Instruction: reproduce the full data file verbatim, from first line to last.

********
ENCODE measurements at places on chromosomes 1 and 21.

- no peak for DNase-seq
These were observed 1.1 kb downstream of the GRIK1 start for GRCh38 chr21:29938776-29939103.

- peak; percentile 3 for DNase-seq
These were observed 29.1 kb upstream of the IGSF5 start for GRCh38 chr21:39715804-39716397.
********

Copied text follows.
ENCODE measurements at places on chromosomes 1 and 21.

- no peak for DNase-seq
These were observed 1.1 kb downstream of the GRIK1 start for GRCh38 chr21:29938776-29939103.

- peak; percentile 3 for DNase-seq
These were observed 29.1 kb upstream of the IGSF5 start for GRCh38 chr21:39715804-39716397.